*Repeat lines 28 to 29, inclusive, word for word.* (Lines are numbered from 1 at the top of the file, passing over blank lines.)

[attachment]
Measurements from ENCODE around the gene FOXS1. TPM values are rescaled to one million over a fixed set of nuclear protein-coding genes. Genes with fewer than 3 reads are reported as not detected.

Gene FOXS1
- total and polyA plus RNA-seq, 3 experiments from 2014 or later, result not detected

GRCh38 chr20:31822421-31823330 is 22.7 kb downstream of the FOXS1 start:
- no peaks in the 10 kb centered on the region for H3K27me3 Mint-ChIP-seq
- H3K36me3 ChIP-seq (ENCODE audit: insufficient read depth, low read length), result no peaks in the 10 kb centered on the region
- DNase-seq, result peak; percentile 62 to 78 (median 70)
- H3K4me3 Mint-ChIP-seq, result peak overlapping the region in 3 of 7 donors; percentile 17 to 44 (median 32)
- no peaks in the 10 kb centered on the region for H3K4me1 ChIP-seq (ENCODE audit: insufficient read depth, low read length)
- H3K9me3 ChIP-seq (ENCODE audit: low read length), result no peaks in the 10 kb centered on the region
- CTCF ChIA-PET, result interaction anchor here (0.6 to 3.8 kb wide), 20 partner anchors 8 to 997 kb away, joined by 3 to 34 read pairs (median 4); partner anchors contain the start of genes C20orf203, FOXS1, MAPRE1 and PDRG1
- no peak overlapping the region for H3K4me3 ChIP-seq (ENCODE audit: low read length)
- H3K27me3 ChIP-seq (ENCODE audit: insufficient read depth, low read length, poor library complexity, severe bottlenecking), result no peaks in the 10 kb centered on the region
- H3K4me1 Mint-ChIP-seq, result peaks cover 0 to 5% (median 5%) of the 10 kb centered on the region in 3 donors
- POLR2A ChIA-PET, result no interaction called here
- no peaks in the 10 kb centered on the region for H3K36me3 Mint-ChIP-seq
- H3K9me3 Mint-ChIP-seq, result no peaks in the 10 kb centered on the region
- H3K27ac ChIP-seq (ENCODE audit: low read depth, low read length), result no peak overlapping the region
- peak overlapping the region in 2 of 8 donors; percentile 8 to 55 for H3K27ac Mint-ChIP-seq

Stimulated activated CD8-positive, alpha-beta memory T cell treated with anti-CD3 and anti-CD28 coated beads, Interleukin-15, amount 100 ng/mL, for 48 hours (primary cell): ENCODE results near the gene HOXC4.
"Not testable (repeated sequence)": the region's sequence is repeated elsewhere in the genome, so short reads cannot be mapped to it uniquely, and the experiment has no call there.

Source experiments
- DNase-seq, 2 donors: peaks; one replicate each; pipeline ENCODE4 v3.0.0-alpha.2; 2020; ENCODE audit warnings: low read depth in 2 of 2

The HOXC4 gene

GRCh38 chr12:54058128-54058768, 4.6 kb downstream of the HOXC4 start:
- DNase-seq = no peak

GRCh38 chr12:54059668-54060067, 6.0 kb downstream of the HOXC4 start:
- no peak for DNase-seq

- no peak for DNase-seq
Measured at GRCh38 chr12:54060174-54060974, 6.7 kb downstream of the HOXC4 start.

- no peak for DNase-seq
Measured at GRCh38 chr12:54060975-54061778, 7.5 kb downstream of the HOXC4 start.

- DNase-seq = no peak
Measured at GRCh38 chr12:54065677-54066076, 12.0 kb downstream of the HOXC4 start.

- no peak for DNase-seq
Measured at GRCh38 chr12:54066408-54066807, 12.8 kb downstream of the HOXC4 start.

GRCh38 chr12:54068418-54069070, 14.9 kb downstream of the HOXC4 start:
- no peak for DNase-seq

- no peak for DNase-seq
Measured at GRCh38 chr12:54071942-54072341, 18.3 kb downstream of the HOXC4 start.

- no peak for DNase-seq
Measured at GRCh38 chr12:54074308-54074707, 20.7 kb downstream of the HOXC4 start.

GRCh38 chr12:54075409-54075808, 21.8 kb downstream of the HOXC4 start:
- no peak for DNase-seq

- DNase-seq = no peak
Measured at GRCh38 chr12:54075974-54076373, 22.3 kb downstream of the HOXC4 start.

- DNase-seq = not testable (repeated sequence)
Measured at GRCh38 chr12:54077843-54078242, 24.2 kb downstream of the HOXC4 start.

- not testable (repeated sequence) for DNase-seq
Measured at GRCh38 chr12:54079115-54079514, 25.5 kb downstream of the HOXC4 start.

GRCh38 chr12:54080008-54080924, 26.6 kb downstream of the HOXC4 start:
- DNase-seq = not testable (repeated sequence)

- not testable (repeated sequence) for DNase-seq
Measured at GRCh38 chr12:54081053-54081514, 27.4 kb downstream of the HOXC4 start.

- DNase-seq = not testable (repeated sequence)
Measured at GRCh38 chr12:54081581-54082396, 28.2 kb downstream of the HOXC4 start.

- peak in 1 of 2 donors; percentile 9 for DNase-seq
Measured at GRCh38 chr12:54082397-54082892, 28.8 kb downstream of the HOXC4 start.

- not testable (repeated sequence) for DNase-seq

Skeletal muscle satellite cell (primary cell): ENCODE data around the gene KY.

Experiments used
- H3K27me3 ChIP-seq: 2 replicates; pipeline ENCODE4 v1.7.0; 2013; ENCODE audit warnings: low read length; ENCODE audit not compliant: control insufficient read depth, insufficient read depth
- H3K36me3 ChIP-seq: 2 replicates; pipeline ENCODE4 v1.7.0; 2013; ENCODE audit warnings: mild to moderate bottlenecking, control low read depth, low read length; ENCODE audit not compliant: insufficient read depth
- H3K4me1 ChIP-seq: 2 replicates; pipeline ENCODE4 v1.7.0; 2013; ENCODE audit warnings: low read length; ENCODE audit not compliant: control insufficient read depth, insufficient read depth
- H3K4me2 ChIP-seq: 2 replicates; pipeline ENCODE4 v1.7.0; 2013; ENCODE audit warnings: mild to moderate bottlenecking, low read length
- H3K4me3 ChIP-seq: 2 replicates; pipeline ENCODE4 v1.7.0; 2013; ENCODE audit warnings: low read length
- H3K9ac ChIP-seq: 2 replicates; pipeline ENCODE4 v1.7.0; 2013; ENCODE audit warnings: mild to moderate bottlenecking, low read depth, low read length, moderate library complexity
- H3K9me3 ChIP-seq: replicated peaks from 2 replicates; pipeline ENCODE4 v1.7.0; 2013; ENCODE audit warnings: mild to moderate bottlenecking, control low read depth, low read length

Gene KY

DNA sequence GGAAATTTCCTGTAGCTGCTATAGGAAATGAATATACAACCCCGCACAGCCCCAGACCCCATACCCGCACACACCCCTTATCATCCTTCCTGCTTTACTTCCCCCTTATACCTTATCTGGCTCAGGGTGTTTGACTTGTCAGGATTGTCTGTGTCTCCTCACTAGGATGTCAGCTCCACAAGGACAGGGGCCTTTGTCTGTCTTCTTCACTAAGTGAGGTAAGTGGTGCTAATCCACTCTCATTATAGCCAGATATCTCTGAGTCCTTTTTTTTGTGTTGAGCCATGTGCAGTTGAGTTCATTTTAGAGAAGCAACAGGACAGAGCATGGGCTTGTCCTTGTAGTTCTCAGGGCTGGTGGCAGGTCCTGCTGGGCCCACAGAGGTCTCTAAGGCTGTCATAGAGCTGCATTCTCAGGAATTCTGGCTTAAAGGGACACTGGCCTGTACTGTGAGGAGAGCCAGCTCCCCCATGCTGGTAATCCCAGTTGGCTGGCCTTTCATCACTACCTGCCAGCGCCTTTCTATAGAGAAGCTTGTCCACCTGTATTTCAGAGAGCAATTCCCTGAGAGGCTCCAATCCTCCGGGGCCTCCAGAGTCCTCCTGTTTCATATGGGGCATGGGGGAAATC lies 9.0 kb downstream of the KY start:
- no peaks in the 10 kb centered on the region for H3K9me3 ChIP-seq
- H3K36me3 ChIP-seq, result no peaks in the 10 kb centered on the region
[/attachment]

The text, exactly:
- no peak for DNase-seq

- no peak for DNase-seq